The high tech human: how we’ve changed living, dying and cooking

Life has gotten easier in the 21st century. Credit goes out to microwave ovens, smart phones, cars that park themselves and the FM radio toaster. We also have technology and trade that allow Pennsylvanians to eat bananas in March, farmers to extend the growing season and teachers to expand the classroom, reaching students on seven different continents. In an age with hyper-connectivity, increased accessibility to affordable technology and sophisticated means of communication, we have changed the many facets of human living.

In some ways we have gone from simple to simpler. In others, we have gone from simple to unforeseen complexity. We turned creating fire into a light switch. Simple. We turned talking to each other into waiting on phone lines, constant refreshing of email, Facebook poking. Kind of complex. In modern medicine, we have turned most infectious diseases into outpatient cases with simple pills. But the same science has also turned our experience of suffering from something human into something that we fear, heighten and prolong.

In an interview published this month in The Sun magazine, Katy Butler, journalist and author of Knocking on Heaven’s Door: The Path to a Better Way of Deathadvocates for the Slow Medicine movement and expresses her thoughts on how our medical industry and culture has altered the experience of death in modern times. In the interview, Butler says “Death used to be a spiritual ordeal; now it’s a technological flailing. We’ve taken a domestic and religious event, in which the most important factor was the dying person’s state of mind and moved it into the hospital and mechanized it, putting patients, families, doctors, and nurses at the mercy of technology.”

The interview calls to mind the story of Vivian Bearing, the central character in one of my favorite plays, W;t by Margaret Edson (the film adaptation is on YouTube). In the play, Vivian Bearing is diagnosed with metastatic ovarian cancer. As an English professor, she seeks comfort in the poetry of John Donne, and slowly encounters a new understanding of death, which was once a motif she studied only in the classroom. “We are discussing life and death, and not in the abstract, either; we are discussing my life and my death […]” Surrounded by medical staff focused on the outcome of her disease from a research perspective, she becomes frustrated in how unromantic, how brutal and terrifying aging has become in contrast to its sometimes beautiful portrayal in literature. She is inundated with medical jargon and unfamiliar terms for stating how rapidly she is declining. The irony here is that even an English scholar is having trouble understanding the words we use to describe medical technology and medical decisions in modern hospitals. All her life she has enjoyed language games but facing death, Bearing says “Now is not the time for verbal swordplay […] / And nothing could be worse than a detailed scholarly analysis. Erudition. Interpretation. Complication. / Now is a time for simplicity. Now is a time for, dare I say it, kindness,” (p.69).

Technology has made many things simpler. Healthcare does not seem to be one of them. The complex system that has developed in many industrialized nations stands in unusual contrast to medicine in many other areas of the world. People like Vivian Bearing or Katey Butler are facing problems that seem tragic, but I wonder if such tragedies come as a cost to the luxury of having access to any medical care. There are places in our world that have not yet achieved the simple. Many regions lack healthcare and disease prevention measures we take for granted such as adequate access to vaccines, contraceptives and clean water. Can we find a balance between using medical technology to live better while also using it to die “better”? Can we distribute our medical resources and knowledge to maximize our potentials when living, while also understanding, recognizing and appreciating the fact that the beauty of living is in part due to its ephemeral quality.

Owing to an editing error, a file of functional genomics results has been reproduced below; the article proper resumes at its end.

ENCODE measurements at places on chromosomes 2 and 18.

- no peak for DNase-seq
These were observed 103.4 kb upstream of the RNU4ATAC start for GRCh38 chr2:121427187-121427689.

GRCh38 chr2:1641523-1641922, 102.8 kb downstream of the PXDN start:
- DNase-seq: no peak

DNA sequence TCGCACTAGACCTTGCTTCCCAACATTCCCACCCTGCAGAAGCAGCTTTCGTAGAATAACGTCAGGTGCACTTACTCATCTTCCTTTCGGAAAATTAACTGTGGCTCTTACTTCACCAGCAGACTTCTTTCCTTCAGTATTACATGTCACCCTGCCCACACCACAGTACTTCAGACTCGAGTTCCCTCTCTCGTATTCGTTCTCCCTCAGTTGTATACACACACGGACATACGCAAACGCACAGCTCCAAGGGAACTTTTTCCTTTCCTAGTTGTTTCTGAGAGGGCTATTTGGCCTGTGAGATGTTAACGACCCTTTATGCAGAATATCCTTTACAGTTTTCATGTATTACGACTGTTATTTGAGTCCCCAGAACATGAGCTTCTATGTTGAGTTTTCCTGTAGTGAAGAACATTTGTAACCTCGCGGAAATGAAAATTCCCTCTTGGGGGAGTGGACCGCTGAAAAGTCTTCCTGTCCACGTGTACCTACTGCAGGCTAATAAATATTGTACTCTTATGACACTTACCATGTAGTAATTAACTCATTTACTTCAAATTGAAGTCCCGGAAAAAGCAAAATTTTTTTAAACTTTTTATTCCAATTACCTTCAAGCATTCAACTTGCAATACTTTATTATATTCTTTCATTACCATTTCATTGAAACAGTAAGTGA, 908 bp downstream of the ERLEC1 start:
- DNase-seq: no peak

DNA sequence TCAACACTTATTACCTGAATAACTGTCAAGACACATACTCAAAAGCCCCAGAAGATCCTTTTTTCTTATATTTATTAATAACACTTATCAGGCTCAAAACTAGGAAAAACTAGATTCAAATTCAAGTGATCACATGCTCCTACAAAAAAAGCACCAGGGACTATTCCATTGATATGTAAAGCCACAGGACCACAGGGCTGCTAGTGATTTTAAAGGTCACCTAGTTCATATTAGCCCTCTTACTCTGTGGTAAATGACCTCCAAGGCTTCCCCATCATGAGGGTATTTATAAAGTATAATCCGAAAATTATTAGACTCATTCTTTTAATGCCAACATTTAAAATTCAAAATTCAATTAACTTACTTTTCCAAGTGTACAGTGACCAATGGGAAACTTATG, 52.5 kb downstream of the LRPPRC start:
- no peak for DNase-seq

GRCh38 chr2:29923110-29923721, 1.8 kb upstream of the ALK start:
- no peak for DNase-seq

We become focused on the things we have made complicated, while the things we have simplified seem to be all but forgotten. Perhaps this is what happens to all things: complexity consumes more thought by its nature and simplicity is what allows things to drift from attention.

On a happier subject, while embracing this life, the simple art of cooking is something that now simplified has often become neglected in day-to-day routines. When heat comes so easy — electric kettles, gas stoves, le four a micro-ondes — it is tempting to let it fall out of our consciousness. Michael Pollan wrote an article published earlier this month entitled “Why Cook?” And today that is a fitting question. We cook because it is a defining human activity. According to Pollan, however, the amount of time Americans spend cooking has fallen to 27 minutes a day, about half the time of what we spent in the 1960s. Pollan advocates for returning our attention into the social and artistic aspects of cooking, reminding us that “cooking has the power to transform more than plants and animals: It transforms us, too, from mere consumers into producers.” That sounds empowering.

Technology has seeped into the gaps where humans once struggled, not always transforming our lives in a direction of simplicity or complexity, but in a direction of change. As the innovation curve accelerates and exponentially shifts the way humans behave, act and the decisions we consider, it will be an interesting journey to find the equilibrium between technology that enhances and technology that burdens. In the mean time, let’s worry about cooking more and dying less.

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